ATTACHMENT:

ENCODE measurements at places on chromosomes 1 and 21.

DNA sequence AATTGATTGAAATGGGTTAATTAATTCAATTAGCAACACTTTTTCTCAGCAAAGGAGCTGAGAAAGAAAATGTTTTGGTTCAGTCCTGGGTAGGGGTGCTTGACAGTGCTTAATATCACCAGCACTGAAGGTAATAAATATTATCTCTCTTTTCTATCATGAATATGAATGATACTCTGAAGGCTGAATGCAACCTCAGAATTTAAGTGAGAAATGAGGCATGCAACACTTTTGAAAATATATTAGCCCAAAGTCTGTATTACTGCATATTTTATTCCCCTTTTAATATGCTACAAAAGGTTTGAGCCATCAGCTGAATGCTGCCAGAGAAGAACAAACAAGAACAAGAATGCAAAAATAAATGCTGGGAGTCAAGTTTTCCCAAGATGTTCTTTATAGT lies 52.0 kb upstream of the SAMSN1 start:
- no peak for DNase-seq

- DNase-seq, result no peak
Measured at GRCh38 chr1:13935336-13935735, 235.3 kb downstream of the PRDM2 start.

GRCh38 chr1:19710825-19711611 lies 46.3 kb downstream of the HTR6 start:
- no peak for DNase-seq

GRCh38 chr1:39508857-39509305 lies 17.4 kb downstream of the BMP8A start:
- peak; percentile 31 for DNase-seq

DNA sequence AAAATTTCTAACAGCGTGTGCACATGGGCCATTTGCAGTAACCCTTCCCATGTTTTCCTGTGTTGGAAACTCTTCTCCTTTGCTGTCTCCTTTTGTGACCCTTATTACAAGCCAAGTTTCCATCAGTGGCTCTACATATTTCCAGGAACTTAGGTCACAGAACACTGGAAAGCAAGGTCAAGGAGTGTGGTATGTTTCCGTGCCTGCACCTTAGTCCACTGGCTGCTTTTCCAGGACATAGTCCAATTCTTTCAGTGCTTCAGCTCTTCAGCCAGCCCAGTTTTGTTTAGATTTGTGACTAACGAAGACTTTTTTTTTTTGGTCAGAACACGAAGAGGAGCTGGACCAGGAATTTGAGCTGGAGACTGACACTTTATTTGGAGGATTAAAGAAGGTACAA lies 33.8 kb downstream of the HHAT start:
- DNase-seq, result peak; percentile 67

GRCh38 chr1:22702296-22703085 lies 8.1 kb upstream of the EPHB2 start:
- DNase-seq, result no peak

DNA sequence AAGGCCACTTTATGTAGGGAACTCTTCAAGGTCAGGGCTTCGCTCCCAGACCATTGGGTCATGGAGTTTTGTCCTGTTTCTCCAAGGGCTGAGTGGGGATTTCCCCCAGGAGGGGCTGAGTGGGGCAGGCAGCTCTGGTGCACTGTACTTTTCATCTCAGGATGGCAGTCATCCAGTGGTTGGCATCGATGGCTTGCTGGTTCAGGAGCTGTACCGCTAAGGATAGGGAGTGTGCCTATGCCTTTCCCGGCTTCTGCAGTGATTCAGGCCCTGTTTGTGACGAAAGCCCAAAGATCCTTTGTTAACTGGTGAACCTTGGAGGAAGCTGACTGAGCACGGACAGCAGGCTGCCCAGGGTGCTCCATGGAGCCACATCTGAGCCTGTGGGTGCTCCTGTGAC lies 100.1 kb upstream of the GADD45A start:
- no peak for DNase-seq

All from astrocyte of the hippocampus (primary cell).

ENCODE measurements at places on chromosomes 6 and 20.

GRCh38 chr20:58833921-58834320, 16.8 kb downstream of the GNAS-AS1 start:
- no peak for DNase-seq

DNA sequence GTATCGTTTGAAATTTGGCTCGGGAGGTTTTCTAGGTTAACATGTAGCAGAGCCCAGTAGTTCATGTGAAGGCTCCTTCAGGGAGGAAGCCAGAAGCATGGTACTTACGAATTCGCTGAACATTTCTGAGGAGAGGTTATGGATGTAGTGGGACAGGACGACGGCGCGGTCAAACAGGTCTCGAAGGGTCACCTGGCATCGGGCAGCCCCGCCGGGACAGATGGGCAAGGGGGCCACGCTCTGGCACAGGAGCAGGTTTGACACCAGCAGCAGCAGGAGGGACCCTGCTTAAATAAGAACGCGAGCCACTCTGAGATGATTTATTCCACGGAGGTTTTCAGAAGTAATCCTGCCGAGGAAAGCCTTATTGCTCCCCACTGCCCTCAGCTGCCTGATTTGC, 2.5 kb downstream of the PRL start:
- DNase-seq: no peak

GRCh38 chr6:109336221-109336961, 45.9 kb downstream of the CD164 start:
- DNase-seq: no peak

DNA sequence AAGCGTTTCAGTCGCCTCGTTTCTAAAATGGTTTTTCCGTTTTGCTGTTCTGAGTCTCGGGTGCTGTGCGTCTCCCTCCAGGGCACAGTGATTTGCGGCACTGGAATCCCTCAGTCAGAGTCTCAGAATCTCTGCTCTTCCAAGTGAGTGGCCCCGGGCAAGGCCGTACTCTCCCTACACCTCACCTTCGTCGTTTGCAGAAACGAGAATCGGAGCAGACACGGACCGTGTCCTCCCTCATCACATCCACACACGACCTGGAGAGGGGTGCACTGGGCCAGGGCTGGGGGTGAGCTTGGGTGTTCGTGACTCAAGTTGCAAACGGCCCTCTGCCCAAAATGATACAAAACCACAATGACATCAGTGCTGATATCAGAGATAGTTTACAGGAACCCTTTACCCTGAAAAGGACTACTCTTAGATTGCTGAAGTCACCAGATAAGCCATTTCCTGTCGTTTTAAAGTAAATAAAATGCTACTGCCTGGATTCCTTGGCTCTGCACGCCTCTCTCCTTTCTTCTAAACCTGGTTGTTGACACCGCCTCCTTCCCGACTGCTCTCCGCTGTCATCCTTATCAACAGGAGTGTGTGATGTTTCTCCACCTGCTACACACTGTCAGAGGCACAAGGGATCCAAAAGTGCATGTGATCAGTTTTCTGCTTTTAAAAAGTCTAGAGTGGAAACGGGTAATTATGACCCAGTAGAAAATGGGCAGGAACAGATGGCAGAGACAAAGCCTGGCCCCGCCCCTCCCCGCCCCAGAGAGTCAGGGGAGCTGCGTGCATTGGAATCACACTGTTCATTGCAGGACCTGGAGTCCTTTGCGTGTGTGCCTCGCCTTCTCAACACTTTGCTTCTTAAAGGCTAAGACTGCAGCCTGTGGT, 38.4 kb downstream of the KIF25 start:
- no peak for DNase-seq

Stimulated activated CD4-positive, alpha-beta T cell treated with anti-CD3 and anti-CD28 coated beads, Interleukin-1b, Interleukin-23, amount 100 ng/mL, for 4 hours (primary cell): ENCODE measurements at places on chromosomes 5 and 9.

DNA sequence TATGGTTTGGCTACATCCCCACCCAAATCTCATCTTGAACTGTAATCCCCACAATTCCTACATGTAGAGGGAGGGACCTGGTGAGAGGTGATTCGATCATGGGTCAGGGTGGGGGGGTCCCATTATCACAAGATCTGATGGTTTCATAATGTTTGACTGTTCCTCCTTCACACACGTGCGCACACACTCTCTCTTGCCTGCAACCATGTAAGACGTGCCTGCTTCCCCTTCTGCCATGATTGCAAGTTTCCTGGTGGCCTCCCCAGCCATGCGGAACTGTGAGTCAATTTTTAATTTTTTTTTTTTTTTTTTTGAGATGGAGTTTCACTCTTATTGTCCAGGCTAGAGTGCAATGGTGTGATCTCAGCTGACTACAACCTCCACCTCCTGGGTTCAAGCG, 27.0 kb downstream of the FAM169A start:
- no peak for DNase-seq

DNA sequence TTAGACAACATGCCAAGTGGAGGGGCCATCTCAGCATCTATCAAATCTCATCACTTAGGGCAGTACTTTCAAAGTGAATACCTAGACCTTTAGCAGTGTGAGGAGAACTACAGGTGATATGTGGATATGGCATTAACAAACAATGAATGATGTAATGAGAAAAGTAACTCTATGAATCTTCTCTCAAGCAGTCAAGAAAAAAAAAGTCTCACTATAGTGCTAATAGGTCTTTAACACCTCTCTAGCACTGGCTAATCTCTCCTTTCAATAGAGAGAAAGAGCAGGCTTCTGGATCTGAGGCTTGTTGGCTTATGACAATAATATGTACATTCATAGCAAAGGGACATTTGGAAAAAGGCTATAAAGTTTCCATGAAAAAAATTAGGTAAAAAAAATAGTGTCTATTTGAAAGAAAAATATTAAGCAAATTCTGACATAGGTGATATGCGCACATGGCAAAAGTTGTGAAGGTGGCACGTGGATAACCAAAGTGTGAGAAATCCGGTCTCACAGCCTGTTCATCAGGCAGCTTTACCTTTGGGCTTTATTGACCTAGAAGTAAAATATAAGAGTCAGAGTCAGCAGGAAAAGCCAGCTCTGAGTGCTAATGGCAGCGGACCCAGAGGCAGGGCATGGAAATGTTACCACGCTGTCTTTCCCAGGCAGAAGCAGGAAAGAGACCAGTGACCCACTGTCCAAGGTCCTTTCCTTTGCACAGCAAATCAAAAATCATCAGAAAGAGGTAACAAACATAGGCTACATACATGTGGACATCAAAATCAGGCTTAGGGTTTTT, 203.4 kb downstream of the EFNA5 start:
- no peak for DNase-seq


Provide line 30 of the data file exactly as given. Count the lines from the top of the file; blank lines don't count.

- no peak for DNase-seq